A big part of the reason that people would drop their coverage is the circular relationship between higher premiums and lower enrollment: The CBO projects that premiums will increase by 20 percent (in addition to the amount they would otherwise increase) in 2018 if the individual mandate penalty is eliminated. Essentially, the elimination of the mandate penalty leads to lower enrollment among healthy people which leads to higher premiums, which in turn leads to even lower enrollment.

Insurers are reacting to the threat.

But again, that’s if the legislation is passed into law. Right now, the mere oft-repeated Republican desire to repeal the ACA’s individual mandate is spooking insurers during the time when premiums for 2018 coverage are being established.

And the rate justifications that insurers are filing for 2018 indicate that they are absolutely proposing rates that are higher than they would be proposing if the Trump Administration and Congress weren’t trying to undermine the ACA.

We’re keeping track of rate filings on our pages about each state’s exchange. Based on the filings that have already been made public, insurers are generally expecting the individual mandate to be – at the very least – less strongly enforced in 2018. And lack of certainty surrounding cost-sharing reduction (CSR) funding is also causing insurers to propose higher rates for 2018.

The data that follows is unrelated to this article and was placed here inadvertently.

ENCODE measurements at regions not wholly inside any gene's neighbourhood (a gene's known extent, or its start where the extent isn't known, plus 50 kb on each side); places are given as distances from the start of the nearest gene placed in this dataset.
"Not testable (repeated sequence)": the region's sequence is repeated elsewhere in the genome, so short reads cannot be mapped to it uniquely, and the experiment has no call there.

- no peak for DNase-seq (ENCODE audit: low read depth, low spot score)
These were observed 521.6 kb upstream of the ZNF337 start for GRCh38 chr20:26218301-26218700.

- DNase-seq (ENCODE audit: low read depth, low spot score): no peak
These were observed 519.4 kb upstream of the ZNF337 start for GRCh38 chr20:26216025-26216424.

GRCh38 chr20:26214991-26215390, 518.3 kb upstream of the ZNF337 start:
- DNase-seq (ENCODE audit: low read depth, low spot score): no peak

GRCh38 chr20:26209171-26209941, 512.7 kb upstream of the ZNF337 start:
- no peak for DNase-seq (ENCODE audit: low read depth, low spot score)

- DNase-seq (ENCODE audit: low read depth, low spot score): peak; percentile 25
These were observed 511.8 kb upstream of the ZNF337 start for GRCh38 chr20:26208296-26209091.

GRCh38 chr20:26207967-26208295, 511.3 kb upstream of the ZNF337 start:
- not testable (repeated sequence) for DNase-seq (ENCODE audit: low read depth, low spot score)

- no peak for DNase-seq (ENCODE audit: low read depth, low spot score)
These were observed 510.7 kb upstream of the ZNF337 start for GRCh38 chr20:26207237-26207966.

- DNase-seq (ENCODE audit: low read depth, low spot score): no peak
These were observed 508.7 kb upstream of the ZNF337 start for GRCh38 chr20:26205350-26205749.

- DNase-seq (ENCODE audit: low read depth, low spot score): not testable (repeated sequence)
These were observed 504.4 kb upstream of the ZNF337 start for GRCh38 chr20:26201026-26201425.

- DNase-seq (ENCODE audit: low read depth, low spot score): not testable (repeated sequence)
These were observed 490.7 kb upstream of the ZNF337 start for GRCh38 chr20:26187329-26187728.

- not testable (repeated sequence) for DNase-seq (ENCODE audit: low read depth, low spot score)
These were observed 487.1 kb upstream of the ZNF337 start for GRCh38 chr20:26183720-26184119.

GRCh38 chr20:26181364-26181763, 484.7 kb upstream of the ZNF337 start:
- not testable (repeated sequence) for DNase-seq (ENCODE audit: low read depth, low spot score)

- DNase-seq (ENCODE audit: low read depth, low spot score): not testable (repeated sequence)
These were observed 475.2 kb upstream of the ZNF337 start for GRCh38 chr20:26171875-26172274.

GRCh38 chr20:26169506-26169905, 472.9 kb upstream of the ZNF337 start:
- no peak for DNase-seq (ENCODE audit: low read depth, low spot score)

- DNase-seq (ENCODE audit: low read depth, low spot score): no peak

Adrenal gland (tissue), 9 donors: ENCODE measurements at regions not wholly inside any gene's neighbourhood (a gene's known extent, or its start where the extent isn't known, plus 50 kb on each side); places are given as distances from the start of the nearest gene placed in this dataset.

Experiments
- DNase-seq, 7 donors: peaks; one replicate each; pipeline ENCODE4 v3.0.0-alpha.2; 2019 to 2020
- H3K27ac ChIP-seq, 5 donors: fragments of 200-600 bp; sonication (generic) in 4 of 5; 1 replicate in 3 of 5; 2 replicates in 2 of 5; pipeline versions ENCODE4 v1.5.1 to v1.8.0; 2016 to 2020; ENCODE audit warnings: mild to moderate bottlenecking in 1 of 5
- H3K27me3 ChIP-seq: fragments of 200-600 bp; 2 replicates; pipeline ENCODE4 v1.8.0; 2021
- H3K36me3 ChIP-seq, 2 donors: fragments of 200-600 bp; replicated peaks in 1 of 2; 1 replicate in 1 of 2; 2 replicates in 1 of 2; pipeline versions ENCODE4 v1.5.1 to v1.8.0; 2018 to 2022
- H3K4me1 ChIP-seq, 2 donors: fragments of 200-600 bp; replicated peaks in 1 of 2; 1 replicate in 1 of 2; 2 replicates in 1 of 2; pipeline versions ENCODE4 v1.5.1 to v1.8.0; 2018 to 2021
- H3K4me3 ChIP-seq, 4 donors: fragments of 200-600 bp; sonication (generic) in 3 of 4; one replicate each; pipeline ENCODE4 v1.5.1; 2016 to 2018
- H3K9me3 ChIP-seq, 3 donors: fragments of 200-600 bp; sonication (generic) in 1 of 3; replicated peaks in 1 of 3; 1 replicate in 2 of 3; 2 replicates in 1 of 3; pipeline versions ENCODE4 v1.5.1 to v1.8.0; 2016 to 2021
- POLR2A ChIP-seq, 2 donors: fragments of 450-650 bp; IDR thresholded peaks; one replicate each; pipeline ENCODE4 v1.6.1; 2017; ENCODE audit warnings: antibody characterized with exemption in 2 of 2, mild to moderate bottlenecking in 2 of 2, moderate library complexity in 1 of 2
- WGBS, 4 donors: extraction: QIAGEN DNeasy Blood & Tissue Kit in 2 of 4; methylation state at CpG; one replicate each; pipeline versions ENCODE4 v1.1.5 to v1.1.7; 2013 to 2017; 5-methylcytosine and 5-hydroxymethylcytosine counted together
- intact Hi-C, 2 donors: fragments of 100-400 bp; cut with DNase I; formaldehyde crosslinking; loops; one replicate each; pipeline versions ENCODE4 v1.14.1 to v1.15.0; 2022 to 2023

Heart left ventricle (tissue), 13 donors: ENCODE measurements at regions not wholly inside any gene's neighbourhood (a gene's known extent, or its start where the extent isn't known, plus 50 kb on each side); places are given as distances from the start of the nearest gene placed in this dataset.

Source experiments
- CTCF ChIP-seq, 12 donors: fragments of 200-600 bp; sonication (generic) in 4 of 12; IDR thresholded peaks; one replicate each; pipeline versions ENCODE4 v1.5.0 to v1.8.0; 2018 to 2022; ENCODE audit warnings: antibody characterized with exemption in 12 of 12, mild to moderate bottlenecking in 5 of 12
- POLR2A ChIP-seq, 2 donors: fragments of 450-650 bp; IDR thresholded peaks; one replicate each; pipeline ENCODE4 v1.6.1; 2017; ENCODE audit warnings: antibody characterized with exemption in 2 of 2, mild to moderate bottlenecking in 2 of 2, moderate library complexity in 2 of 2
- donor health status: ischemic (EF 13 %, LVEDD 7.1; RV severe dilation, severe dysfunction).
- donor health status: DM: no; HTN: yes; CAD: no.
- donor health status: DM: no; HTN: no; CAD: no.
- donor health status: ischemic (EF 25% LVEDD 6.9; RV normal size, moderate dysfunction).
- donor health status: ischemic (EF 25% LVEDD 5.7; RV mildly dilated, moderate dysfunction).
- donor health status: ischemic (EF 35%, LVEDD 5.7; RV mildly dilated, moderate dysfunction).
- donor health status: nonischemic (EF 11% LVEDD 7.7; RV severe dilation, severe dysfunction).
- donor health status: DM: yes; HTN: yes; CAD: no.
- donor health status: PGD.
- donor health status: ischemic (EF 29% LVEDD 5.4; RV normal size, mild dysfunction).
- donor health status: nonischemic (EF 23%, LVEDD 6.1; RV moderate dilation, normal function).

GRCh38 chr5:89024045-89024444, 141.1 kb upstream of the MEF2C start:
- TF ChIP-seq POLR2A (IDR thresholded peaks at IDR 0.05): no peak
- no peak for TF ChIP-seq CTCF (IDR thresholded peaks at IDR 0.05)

If Congressional Republicans do pass a bill that eliminates the individual mandate, premiums will clearly be significantly higher in 2018. But the uncertainty caused by the Trump Administration’s reluctance to enforce the individual mandate, and the fact that lawmakers are considering eliminating the penalty altogether, is already driving premiums higher than they would otherwise be for 2018, even if the ACA repeal efforts eventually fail.

Right now, Congress could take a lot of pressure off the carriers by simply acknowledging that they understand this: without a mandate, the risk pool is threatened, and carriers will continue to adjust rates accordingly.

Another threat: loss of cost-sharing reductions

The battle over funding for cost-sharing reductions is causing uncertainty for insurers.